A pencil drawing of Richard Josiah Hinton, 1830-1901. Hinton a New York journalist and an anti-slavery advocate moved to the Kansas territory in June of 1856 to battle against the expansion of slavery in the new territory. Shortly after his arrival in Lawrence, KS, Hinton soon advocated against slavery by writing to Eastern newspapers about the turbulent affairs in the Kansas territory. The numerous newspaper articles penned by Hinton reflected the individuals' views and opinions of a free-state without the institution of slavery. By the early part of 1862, Hinton was recruiting volunteers for the First Kansas Colored Infantry Regiment, and was appointed the rank of first lieutenant to the Regiment. He continued to move up in the military ranks with the promotion to captain of Company B, Second Kansas Colored on October 21, 1863. In November of 1856, Hinton mustered out of military service having reached the brevet rank of colonel. He finished the war serving as acting inspector general of the Freedman's Bureau as well as being sent to the South for secret service work ordered by President Abraham Lincoln. Following the war Hinton contributed articles to many different magazines and wrote several books, including John Brown and His Men: With Some Account of the Roads They Traveled to Reach Harpers Ferry (1894), an admiring biography of Hinton's old leader and hero. He, also, held several politically appointed positions within the federal government (i.e., United States commissioner of emigration in Europe in 1867; inspector of U.S. consulates in Europe; special agent to President Ulysses S. Grant to Vienna in 1873; special agent to the Departments of Treasury and State on the frontier and in Mexico in 1883; irrigation engineer to the U.S. Geological Survey from 1889-1890; and special agent in charge of the Department of Agriculture from 1890 to 1892.) While on business in London, England, Hinton died suddenly on December 20, 1901.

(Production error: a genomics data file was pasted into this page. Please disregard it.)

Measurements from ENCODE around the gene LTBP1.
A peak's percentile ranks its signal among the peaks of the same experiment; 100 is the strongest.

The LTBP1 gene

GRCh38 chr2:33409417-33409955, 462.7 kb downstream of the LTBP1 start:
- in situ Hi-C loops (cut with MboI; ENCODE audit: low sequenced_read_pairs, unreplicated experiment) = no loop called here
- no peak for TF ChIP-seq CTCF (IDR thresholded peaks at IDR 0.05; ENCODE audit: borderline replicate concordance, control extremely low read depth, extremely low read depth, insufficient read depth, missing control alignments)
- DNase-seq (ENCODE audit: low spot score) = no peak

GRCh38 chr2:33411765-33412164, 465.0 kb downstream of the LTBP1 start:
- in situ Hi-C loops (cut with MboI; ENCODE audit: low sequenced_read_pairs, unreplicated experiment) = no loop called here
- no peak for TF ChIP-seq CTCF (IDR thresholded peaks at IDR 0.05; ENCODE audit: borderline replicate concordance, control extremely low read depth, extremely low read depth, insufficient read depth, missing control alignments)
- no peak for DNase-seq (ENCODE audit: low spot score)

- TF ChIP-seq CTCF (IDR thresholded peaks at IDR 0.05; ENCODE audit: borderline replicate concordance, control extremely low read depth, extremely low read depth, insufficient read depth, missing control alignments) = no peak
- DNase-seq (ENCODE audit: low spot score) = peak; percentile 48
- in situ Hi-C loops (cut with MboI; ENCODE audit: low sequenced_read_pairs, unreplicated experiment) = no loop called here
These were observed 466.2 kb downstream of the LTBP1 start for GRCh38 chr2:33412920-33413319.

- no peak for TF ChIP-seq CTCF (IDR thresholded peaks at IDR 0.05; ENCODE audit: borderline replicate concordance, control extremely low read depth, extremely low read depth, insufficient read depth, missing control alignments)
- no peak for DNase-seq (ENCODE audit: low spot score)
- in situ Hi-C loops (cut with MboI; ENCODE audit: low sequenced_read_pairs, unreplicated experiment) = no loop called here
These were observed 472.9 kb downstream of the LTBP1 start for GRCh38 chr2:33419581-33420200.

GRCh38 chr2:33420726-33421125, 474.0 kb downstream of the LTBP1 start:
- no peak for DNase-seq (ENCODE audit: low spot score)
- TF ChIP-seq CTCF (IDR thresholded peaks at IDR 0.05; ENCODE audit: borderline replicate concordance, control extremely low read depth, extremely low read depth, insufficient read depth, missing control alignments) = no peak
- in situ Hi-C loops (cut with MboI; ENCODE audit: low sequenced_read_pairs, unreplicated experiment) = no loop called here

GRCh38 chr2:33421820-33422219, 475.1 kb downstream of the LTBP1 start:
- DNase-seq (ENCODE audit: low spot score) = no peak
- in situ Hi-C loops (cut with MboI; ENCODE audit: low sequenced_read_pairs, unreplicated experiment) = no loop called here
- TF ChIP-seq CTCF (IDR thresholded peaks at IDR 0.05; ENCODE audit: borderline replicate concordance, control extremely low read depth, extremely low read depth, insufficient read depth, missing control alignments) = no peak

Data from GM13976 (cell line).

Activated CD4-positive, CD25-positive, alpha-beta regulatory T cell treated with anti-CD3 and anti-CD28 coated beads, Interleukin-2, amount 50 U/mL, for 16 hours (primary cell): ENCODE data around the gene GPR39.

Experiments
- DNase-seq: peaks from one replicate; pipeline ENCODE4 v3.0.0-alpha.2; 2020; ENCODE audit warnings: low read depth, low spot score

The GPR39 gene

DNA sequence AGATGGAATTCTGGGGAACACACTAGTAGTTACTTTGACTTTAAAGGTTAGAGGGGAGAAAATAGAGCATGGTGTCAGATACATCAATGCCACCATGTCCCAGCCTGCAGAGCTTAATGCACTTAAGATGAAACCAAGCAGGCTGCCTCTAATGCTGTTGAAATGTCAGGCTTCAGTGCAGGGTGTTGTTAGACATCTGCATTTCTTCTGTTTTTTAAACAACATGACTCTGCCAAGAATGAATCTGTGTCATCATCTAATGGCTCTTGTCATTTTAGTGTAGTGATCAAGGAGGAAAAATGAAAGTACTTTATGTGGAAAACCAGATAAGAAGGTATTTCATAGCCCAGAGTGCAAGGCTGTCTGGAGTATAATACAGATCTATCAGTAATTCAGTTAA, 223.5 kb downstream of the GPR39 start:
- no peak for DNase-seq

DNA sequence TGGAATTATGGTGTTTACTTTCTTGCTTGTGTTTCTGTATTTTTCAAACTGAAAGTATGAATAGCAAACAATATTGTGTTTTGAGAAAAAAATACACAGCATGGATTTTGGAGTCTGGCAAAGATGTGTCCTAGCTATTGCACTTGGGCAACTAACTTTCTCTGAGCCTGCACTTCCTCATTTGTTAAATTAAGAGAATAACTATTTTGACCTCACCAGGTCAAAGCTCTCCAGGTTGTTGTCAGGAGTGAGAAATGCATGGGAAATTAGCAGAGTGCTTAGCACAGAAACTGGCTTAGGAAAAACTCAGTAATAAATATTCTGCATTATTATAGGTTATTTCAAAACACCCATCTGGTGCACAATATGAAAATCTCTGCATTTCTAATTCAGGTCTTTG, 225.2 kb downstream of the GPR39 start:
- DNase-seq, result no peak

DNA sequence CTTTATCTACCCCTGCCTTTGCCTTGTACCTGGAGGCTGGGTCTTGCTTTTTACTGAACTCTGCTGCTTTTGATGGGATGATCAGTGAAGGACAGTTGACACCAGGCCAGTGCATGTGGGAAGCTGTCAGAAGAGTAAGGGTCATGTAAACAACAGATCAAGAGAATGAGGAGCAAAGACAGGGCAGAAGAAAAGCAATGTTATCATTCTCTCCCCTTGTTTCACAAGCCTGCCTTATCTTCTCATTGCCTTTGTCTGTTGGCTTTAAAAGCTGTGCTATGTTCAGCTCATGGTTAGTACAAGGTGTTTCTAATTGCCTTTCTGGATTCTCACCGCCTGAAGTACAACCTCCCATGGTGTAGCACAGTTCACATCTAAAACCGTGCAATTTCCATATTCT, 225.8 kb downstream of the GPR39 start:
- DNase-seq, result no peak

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James Redpath

Packard

Portrait of James Redpath, who came to Kansas Territory as a reporter for the New York Tribune, but he soon became a participant in the free state cause. He was involved with John Brown and wrote a biography on him that was published in 1860. He reported on the free state movement in Topeka.

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William Hutchinson

Clinedinst

A portrait of William Hutchinson, a journalist and correspondent for the New York Times, Chicago Tribune, St. Louis Democrat and Washington Republic, he covered events in Kansas from 1855 through the early 1860s. He settled in Lawrence, Kansas Territory. Hutchinson served as secretary of the Kansas Central Committee and assisted with efforts to send emigrant parties and relief to Kansas Territory. He was first identified with the abolition or free-soil party, until the Republican party organized. Hutchinson was a member of the Wyandotte Constitution Convention and was an early and persistent advocate of temperance and other reforms.